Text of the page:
And then you notice that the poles and towers are completely out of scale with everything else—many times the height of the trees nearby. This is a self-evidently false image of nature, and the reason for that became clear to me when I Googled “Scholl Canyon” and discovered that this paintings shows an area that includes a golf course (and there’s the little red golf flag, bottom centre-left) that’s been constructed on top of a landfill that contains, it says, “such waste as segregated asphalt, municipal solid and inert waste, clean dirt, manure, segregated uncontaminated green waste, scrap tires, and construction/demolition and industrial material.” Not only is the painting an artificial image of nature—so is the landscape it pictures.

Installation view, “Interiors and Landscapes,” 2017, David Kordansky Gallery, Los Angeles.

Each in a different way, the other paintings in “Interiors and Landscapes” all contain comparable slippages and tensions built into them, creating a sort of density of implications that belies its seemingly banal subject matter and workmanlike manner. You can look at Wood’s paintings and come away reassured, if that’s your inclination, but his complex surfaces repay a longer look that may not be so comfortable. ❚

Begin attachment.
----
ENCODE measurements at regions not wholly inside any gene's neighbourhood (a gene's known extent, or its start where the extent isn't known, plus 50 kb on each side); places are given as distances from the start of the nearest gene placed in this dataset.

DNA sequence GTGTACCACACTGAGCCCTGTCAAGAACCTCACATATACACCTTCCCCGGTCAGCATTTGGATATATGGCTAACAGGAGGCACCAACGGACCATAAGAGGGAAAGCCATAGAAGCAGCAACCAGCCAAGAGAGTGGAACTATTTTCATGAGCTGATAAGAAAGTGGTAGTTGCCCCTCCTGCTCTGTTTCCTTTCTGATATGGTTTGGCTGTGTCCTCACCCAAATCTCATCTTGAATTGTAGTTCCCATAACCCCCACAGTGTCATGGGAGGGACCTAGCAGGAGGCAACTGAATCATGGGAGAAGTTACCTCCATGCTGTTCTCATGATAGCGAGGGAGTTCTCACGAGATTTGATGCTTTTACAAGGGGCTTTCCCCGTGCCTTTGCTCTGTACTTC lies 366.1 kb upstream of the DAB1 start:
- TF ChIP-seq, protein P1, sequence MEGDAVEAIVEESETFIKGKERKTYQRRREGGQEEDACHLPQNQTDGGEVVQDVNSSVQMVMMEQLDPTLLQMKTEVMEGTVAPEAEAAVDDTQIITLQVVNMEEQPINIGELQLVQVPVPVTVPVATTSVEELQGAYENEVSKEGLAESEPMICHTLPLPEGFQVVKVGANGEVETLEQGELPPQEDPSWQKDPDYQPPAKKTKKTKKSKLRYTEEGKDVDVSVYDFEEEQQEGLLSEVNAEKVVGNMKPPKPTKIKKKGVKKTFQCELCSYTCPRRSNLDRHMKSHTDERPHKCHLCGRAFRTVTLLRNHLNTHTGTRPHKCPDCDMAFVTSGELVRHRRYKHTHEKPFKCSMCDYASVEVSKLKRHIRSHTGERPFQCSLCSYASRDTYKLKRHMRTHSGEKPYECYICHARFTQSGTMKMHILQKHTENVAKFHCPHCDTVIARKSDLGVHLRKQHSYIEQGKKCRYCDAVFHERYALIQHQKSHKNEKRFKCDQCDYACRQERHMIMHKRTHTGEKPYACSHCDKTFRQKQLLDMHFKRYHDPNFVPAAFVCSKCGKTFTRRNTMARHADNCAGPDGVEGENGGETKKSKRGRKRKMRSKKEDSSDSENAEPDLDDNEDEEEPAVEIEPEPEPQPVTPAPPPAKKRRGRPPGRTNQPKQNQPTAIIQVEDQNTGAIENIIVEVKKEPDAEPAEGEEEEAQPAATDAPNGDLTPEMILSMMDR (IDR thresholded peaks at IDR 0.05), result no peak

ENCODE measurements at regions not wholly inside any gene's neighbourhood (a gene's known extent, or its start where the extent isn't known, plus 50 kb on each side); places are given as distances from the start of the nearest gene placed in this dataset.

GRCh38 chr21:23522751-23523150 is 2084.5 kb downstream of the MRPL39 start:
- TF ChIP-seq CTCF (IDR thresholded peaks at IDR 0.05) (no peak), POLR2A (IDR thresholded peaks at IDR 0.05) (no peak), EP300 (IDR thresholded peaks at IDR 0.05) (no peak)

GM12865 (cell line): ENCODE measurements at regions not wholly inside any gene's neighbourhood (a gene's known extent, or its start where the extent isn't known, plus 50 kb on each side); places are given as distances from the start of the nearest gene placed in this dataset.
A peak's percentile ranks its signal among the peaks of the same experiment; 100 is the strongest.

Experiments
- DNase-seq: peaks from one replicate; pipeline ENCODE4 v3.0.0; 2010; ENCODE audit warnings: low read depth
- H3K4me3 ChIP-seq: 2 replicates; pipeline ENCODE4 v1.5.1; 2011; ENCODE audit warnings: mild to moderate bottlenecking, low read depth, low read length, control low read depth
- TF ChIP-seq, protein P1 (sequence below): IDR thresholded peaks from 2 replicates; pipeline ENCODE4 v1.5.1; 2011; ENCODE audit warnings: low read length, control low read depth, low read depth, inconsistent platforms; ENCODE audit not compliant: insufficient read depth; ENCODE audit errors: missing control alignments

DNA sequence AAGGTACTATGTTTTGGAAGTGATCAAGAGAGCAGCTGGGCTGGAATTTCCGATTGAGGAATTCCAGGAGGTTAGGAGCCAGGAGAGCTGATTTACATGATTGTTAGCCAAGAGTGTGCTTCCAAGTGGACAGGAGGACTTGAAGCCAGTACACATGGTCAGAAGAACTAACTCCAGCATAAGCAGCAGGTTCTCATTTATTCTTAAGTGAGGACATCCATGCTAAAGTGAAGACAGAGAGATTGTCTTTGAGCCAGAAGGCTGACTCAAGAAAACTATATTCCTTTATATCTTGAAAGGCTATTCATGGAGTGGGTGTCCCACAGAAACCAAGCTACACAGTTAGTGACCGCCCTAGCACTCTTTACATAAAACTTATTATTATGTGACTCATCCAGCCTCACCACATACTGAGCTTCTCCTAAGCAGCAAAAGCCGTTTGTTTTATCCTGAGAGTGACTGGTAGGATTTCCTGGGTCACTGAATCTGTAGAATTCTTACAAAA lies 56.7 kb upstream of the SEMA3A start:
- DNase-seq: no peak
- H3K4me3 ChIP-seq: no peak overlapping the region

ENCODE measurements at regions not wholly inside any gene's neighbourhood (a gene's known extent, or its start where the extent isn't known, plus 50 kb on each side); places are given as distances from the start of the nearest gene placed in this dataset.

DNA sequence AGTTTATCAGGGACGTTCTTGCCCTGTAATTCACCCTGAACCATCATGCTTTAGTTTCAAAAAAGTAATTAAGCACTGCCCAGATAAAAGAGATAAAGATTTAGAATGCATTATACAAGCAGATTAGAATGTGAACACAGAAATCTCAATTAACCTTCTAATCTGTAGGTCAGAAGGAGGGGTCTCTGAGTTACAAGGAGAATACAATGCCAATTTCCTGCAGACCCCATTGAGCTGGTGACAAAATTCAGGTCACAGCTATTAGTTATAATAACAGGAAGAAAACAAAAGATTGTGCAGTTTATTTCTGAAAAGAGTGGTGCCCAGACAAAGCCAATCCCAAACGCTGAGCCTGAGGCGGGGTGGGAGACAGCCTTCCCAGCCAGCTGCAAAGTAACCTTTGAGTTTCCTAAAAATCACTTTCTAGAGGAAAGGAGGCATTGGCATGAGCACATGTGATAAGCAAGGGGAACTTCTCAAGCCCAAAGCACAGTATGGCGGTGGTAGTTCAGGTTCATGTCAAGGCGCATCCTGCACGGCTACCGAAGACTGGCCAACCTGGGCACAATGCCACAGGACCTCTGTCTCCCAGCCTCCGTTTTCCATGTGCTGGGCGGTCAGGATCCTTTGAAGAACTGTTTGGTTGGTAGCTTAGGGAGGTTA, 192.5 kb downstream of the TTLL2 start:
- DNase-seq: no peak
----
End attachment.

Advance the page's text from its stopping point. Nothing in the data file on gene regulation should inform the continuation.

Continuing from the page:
“Interiors and Landscapes” was exhibited at David Kordansky Gallery, Los Angeles, from November 3 to December 16, 2017.

Barry Schwabsky’s recent books are The Perpetual Guest: Art in the Unfinished Present (Verso, 2016) and Heretics of Language (Black Square Editions, 2017). He is editing a new series of monographs on contemporary painters for the British publisher Lund Humphries.